In Part 52 of the Audio Journey I look at vocal remove, basics of how it works and why it doesn’t always work.
Vocal remove can be used to create instrumentals or kareoke versions of songs but cutting the vocal frequencies from the song. Often however there will be degredation in the quality of the audio so before I go any further I’d always suggest if you’re looking to create an instrumental use this as a last resort and try and see if you can find an instrumental to buy.
Vocal remove works by assumption that vocals will be mono and sit on the centre channel of the production. In Audacity this used to be achieved by creating a copy of the track and inverting it so the vocal frequencies cancel each other out, now in Audacity it’s achieved by selecting effect, vocal isolation and reduction. The principal is very similar but the results never leave the quality of the music at 100%.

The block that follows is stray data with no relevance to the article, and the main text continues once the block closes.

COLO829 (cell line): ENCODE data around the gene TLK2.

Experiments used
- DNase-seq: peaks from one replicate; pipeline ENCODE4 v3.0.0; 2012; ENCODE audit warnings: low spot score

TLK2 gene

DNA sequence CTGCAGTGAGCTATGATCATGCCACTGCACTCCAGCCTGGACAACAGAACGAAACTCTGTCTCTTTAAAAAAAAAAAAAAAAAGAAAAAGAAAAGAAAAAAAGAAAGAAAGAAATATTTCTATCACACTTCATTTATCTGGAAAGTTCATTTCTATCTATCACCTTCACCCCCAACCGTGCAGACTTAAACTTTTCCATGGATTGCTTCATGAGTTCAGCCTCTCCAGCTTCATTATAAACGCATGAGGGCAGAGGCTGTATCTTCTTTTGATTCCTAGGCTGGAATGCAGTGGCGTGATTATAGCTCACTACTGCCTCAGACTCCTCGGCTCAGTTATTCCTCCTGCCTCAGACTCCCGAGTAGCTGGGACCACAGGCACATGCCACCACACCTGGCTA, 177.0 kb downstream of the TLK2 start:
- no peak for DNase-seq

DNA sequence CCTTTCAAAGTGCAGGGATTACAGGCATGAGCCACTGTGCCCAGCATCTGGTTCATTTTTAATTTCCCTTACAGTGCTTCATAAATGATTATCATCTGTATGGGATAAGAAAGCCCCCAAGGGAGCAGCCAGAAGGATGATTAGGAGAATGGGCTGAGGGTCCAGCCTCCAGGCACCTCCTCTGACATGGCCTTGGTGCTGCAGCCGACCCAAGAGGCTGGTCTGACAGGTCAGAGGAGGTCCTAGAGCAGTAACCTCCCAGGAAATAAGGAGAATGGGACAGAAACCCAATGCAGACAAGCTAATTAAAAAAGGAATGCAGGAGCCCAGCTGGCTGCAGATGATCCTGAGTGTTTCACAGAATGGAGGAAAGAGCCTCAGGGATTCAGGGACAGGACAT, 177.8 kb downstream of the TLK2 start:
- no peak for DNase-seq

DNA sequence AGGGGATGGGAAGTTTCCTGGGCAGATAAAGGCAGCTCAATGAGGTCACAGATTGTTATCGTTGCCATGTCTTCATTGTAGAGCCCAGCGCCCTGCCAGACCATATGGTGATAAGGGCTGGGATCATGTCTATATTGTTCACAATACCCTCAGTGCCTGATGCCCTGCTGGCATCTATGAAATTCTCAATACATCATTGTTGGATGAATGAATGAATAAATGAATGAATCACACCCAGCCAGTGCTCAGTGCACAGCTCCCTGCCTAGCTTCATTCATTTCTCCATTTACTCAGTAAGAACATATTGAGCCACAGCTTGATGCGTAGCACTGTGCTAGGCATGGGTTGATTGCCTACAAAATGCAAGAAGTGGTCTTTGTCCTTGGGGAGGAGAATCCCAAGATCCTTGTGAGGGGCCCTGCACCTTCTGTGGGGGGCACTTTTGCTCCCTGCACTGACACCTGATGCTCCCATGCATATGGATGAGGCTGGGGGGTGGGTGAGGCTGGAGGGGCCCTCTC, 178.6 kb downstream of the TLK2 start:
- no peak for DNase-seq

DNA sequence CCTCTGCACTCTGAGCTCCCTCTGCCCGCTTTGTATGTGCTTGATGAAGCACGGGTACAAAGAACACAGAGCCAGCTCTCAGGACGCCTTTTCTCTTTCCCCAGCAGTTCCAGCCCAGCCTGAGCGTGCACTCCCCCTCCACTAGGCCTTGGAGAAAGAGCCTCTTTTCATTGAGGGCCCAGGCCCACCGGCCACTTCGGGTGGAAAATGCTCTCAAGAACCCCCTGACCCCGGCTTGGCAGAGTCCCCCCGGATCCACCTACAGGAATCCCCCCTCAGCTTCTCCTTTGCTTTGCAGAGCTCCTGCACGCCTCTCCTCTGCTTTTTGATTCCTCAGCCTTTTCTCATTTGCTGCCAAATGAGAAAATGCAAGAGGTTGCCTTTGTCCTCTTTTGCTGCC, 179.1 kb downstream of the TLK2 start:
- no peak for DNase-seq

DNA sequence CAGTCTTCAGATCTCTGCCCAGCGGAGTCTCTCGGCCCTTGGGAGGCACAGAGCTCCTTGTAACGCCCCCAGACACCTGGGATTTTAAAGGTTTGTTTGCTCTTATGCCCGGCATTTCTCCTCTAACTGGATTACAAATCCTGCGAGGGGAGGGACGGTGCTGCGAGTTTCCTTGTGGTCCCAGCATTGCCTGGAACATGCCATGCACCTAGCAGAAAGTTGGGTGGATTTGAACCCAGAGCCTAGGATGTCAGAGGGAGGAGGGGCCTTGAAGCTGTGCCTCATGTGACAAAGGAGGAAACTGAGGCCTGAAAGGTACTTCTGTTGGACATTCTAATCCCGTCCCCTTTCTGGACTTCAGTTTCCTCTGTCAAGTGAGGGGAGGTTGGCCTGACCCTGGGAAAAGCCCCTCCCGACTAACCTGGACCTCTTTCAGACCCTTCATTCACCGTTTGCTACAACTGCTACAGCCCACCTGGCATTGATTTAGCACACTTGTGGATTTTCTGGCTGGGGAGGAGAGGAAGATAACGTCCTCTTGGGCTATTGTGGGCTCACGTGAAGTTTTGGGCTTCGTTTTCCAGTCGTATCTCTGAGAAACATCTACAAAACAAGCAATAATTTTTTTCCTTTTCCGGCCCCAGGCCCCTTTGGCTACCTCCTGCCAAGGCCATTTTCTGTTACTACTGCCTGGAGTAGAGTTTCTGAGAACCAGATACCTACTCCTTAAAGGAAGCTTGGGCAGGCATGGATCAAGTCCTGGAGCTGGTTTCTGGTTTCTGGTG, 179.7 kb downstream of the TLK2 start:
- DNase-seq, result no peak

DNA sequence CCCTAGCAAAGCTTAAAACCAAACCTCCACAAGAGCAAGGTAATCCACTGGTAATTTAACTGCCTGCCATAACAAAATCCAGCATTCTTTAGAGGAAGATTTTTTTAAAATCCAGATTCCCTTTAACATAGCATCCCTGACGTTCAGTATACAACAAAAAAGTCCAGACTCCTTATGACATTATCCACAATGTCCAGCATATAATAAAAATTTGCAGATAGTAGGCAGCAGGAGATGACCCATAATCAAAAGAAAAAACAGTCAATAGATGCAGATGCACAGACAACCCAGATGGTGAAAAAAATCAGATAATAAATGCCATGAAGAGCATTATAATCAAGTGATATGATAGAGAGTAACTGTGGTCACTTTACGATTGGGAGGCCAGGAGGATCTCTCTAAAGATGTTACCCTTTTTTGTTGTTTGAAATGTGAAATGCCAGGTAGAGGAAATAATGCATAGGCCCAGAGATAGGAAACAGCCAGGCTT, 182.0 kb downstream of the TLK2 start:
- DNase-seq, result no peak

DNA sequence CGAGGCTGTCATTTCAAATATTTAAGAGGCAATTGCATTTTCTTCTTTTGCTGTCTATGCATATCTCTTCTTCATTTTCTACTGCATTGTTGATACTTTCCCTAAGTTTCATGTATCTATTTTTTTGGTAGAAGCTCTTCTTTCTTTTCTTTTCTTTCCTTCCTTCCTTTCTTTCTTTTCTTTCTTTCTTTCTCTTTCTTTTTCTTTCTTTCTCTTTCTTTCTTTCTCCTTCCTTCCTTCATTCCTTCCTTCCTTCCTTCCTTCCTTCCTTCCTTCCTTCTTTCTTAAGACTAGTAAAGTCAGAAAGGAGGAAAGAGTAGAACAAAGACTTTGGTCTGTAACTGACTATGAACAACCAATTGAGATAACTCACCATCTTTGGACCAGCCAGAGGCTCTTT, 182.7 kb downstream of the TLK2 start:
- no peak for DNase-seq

Confusion reigns however when vocals have been mixed in using stereo effects which spreads the “width” of the vocal outside of the centre channel. This makes vocal removal impossible unless you’re happy to accept a poor sounding instrumental.
In the example, to avoid using a copyright piece of music I have simply mixed some recorded voice over a copyright free song but the principals are the same with mixed (copyrighted) music.